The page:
Sunday, July 1, 2018

Grief After Care-giving Ends

Most of my posts are directed to current family caregivers.  Having experienced first hand the challenges of caring for my husband and watching his body deteriorate step by step, it is now my passion to encourage current family caregivers.  Having said that, however, I also know that eventually losing a loved one to a disease and the resulting grief is also sometimes part of family care-giving.  This was part of my care-giving experience.  So this post is directed to past caregivers; because in a sense, once a caregiver one is always a caregiver.

I recently found something in my Facebook memories that I wrote on June 27, 2011 about six months after my husband's death.  This is what I wrote:

"July second it will be six months since Wayne’s (Dad’s) death. In some way it seems like a lot longer than that, and in other ways it seems just like yesterday. These last six months have been far more difficult than I could have imagined. I am told I need to be patient. Grief processing takes months and sometimes years, but the pain will get better. Grief is always with me. There are many joyful moments, but grief is still there just below the surface. There are also really sad moments where it is hard to pull out the sadness. Emotions during grief are unpredictable and intense. Grief emotions can ambush at unexpected moments. It is a very difficult and tiring process to go through. Yet I know what I am experiencing is normal grief emotions.I would so appreciate your continued prayers. Please know too that I do not need fixing. Only God can do that in His timetable. You do not need to say the right thing or even say anything. Your presence, hugs, phone calls, short notes, and listening ears is all I need. Sometimes I will want to talk about my feelings. Sometimes I would rather talk about other things. Sometimes I need a mixture of both. I always like to talk about Wayne (Dad).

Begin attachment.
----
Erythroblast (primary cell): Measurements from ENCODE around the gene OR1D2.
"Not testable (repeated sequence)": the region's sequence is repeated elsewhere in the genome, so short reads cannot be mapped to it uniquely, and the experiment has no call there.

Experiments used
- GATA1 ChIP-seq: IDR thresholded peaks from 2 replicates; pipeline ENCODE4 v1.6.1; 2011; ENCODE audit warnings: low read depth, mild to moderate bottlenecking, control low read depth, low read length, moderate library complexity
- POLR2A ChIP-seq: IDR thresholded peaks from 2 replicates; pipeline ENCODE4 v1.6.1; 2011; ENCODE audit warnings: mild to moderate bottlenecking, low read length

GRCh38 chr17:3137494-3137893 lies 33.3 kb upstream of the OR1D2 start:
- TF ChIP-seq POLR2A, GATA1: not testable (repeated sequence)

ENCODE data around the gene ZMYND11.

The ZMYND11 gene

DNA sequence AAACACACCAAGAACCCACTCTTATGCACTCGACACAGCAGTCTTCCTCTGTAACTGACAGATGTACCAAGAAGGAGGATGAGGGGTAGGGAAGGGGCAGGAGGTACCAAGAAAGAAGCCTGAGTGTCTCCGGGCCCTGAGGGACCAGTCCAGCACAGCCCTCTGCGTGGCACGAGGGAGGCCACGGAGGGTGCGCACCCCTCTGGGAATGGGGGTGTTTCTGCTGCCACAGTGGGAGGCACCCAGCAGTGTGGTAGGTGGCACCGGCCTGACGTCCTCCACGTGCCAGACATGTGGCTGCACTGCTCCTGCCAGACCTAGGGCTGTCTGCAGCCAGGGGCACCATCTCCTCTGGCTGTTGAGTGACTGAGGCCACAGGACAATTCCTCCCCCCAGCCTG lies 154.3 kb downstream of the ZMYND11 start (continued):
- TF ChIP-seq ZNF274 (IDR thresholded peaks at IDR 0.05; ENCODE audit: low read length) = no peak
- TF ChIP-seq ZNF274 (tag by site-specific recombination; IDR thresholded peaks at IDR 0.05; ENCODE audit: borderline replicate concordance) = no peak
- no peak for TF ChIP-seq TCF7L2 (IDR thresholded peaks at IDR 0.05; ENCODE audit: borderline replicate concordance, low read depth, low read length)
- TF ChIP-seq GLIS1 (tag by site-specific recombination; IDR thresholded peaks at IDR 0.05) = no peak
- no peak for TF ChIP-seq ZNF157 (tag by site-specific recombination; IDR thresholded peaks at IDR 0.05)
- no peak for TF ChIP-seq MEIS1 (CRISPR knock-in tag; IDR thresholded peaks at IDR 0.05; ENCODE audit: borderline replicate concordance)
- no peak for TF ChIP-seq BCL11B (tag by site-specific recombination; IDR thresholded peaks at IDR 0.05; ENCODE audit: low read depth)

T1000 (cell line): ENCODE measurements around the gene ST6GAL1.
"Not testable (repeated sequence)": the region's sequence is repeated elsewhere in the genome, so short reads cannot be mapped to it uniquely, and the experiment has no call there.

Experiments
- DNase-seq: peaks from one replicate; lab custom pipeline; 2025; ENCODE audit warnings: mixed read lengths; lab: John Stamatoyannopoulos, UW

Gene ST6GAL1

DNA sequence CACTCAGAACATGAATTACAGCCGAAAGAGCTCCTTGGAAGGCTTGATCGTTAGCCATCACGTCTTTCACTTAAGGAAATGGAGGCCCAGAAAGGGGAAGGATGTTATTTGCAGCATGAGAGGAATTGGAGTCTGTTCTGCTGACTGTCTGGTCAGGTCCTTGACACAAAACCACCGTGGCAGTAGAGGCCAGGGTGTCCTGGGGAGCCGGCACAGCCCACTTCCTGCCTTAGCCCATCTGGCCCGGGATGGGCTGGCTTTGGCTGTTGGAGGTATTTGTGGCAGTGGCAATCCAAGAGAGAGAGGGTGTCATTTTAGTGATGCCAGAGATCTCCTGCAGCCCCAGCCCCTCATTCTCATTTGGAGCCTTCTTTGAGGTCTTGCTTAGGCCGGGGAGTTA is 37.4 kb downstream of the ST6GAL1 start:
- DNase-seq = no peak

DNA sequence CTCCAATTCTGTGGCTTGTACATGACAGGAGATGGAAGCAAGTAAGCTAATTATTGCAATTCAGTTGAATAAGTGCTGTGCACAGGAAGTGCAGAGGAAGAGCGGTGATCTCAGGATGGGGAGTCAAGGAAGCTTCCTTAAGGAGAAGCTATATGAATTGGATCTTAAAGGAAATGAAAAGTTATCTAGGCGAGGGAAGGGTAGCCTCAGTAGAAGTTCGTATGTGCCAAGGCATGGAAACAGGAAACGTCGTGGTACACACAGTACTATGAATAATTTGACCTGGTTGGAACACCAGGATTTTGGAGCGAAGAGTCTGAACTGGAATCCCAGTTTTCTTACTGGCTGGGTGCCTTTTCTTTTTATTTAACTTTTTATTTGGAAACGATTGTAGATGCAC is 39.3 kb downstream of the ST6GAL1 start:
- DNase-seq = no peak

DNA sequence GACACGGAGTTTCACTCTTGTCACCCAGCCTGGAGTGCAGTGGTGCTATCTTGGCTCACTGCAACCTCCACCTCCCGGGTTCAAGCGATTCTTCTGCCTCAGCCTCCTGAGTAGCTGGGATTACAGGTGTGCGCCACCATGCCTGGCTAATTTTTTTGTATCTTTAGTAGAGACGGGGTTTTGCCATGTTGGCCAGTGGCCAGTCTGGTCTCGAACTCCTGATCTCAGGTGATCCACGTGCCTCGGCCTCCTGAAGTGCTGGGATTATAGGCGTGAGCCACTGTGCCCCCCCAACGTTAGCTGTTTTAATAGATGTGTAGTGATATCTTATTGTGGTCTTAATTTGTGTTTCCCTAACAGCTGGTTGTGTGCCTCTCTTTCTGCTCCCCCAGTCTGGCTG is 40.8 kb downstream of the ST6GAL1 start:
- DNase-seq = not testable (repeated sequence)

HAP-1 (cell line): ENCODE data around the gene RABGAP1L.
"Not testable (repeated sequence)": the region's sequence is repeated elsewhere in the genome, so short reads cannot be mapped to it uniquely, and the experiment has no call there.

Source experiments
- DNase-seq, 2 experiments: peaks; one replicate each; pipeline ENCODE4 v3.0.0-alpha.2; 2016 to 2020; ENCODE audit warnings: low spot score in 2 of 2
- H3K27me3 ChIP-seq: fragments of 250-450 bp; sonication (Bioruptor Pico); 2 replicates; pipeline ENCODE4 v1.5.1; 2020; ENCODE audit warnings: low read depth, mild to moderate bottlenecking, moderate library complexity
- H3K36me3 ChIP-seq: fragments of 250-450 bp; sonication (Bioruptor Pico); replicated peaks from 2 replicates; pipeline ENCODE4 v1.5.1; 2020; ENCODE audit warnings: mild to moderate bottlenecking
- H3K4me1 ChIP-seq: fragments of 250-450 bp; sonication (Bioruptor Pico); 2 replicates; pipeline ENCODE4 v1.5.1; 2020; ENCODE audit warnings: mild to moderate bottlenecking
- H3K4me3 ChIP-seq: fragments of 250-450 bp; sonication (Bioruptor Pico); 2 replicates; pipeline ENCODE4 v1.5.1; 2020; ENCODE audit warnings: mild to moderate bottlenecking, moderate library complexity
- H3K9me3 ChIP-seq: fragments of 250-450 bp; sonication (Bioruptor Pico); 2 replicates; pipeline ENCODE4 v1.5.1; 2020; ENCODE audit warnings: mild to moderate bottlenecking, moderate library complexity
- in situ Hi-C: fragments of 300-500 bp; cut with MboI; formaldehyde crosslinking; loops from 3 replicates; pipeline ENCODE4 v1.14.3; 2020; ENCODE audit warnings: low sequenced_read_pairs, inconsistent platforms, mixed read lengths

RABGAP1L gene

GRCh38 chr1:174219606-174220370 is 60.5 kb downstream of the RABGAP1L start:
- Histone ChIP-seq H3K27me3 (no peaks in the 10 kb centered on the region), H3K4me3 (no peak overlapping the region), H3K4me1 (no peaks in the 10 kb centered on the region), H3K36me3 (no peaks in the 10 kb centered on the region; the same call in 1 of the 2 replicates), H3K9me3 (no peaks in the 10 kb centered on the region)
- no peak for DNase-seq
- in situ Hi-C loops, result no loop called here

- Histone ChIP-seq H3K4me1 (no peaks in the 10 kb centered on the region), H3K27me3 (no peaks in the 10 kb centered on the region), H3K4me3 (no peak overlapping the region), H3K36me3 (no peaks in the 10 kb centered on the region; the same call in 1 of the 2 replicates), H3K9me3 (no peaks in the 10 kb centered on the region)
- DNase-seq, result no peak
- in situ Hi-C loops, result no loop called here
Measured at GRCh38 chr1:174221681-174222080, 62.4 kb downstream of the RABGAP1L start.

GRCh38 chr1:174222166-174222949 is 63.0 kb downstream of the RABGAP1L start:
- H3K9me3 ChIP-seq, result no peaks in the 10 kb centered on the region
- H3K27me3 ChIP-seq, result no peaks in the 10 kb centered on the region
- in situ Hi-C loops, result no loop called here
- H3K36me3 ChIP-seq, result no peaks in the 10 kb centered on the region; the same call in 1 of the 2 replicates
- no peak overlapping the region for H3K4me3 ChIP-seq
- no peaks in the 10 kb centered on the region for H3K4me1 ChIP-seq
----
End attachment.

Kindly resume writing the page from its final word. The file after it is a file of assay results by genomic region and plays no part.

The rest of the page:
I still cry nearly daily. Sometimes the tears ambush unexpectedly. Don’t be uncomfortable, if that happens in your presence. I do not apologize for the tears. They are not a sign of weakness or lack of faith. They are God’s gift to me of release, and they are actually a sign I am slowly recovering.

Please pray that God will use this time of grieving to grow me and equip me to minister to others with greater compassion than ever before. I will not just survive, but full joy will return. (Psalm 30:5b) That is God’s promise to me, and I claim it. If you have suffered a similar type loss, please feel free to share it with me. It will help me rather than make me feel worse.

Thank you for caring about me. Thank you to those who listen and pray. It is a gift to me for which I will always be thankful."

Seven and a half years later I can now say, "God is good."  The emotional ache has not gone away completely, but I have learned to rebuild my life around the ache.  My life still has struggles, and it would be nice to have my husband with me in those struggles.   Yet the Lord has helped me use painful past and current struggles for His glory and to help others.  My faith has become so much sweeter in the process.  God's joy is present.

Dear former caregiver, rest in the Lord and go deep in His Word.  Trust Him to guide and protect. Then the joy will return.


No comments:

Post a Comment